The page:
23 exercises for treating Lateral Elbow Tendinopathy | Lateral Epicondylalgia | Epicondylitis

Lateral Epicondyle Tendinopathies (LET) are one of the most common upper limb disorders. It causes great functional limitation in patients who suffer from it, and it is common to have to take time off work or stop sporting activities due to its symptoms. Its treatment is based on Exercise, education and Self-management of the load and symptoms, where Physiotherapists, Occupational Therapists, Traumatologists or Rehabilitators play a very important role.

Attached you will find 23 exercises to work on these disabling elbow disorders. IMPORTANT: these exercises must be prescribed by a health professional.

Remember! ReHand, the Hand-Wrist-Finger segment Prescription, Treatment and Monitoring System for Tablet, has specific Exercise programmes for Epicondylalgia.

Let’s go there!

Wrist Extension with Extender Fingers

One of the specific tasks is the control and strengthening of the extensor muscles of the wrist, involving the activation of the frequently affected finger extensors.

Wrist Extension with Closed Fist

We can include variations in which the finger extensors are not involved, performing wrist extensions with a closed fist. In this way, we enhance the work of the Extensor Carpi Radialis Longus and Brevis, which so often lack strength and control in Epicondylitis or Epicondylalgia.

Wrist extension with fingers extended against resistance Isometric (opposite hand)

In those cases in which we can make progress due to the patient’s symptoms evolving again, we can work isometrically on wrist extension, involving the finger extensors.

Wrist Extension with Closed Fist against resistance Isometric (opposite hand)

Another way of working on the previous exercise, if what we are interested in is not to continue irritating the extensor muscles of the fingers, is to work isometrically against the opposite hand, with a closed fist.

Wrist extension against resistance (elastic)

As the patient progresses in sensation, we can perform work with movement and in an isotonic manner, including resistance against gravity and an elastic.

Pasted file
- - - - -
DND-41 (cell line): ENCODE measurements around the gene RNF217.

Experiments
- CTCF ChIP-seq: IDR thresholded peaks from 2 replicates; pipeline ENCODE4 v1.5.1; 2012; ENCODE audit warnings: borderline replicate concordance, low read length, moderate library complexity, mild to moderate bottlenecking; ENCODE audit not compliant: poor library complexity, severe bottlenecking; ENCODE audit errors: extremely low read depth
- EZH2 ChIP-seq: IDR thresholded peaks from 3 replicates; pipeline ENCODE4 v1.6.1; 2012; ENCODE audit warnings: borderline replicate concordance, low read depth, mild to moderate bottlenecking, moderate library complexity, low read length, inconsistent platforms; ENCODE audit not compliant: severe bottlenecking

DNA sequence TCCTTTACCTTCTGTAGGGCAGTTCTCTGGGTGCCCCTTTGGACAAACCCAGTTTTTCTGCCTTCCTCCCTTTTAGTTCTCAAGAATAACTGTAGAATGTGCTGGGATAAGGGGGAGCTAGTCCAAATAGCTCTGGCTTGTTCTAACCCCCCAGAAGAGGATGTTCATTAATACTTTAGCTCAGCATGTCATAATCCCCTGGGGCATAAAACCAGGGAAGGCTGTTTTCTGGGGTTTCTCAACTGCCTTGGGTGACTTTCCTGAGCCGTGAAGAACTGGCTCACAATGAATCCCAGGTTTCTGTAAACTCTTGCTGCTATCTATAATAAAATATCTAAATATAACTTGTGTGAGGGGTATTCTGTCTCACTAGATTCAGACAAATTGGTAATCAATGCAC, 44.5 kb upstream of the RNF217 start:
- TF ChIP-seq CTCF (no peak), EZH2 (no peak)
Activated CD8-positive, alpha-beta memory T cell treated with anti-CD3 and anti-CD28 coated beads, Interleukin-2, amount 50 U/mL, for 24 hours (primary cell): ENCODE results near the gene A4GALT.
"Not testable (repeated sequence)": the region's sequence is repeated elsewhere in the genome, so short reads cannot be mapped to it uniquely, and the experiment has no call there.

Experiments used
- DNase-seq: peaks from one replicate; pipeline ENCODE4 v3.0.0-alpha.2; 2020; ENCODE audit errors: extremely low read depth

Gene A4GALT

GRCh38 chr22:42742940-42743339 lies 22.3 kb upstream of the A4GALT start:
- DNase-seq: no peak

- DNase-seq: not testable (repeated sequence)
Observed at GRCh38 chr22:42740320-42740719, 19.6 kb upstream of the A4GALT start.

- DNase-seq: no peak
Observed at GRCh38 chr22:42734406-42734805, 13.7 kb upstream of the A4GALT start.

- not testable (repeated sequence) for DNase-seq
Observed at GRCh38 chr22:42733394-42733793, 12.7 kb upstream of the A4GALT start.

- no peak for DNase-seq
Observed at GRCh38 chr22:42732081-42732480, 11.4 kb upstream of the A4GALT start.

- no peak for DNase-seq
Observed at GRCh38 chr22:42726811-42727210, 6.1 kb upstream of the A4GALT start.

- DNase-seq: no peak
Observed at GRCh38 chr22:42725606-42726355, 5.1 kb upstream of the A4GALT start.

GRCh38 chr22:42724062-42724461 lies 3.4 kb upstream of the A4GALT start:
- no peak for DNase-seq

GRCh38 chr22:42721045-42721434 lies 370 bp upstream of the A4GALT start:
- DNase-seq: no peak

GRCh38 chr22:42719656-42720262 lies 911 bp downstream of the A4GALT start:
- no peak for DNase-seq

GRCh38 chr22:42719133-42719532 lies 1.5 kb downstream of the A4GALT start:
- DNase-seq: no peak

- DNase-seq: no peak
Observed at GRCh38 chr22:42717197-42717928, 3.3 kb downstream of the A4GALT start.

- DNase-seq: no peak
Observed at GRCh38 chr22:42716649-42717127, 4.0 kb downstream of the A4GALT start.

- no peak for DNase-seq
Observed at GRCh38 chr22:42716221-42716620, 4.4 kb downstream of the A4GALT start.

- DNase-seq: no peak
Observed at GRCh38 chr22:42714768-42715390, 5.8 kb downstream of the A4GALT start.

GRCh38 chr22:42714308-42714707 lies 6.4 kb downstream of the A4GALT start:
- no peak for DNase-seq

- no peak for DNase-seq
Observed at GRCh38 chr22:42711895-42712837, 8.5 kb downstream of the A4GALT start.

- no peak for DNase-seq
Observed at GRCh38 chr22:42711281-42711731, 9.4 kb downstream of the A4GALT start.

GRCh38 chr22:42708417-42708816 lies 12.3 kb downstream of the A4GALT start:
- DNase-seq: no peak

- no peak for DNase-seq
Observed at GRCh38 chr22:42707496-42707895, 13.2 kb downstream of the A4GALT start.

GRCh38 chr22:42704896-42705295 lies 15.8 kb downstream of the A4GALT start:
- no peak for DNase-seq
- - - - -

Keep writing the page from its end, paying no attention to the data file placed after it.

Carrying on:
Wrist Extension with Closed Fist against resistance (Dumbbell)

In the same way, this isotonic work can be done with different grips, such as this cylindrical grip with the bar of a dumbbell. Obviously, we could add weight little by little to continue strengthening.

Bilateral Wrist Extension with elbow flexion (elastic)

Taking advantage of the elastic, we can work with elbow flexion, both isometric and isotonic, the musculature of the lateral epicondyle, by means of a bilateral wrist extension.

Dynamic Wrist Extension with flexed elbows and weight (Stick Twist with flexed elbow)

Another proposal for dynamic work against resistance of the epicondylar muscles is the “Stick Twist”. This exercise allows us to carry out an analytical workout of this musculature in a controlled and dynamic manner. It is also one of the most functional exercises for this musculature.

Dynamic Wrist Extension with elbows extended and Weight (Stick Twist with elbow extended)

In the same way, we can make the work more demanding by adding elbow extension and anterior shoulder flexion. This situation will make it more difficult for the patient and will involve more control and work of the entire upper limb.

Sensorimotor work of the extensor musculature with the ReHand Opened Flexion-Extension Exercise.

It has been reported several times in the scientific literature, how patients with painful conditions such as Epicondylalgia or Lateral Epicodilitis, suffer from changes in the organisation of the cerebral map corresponding to the hand. This limits and slows down their subsequent recovery.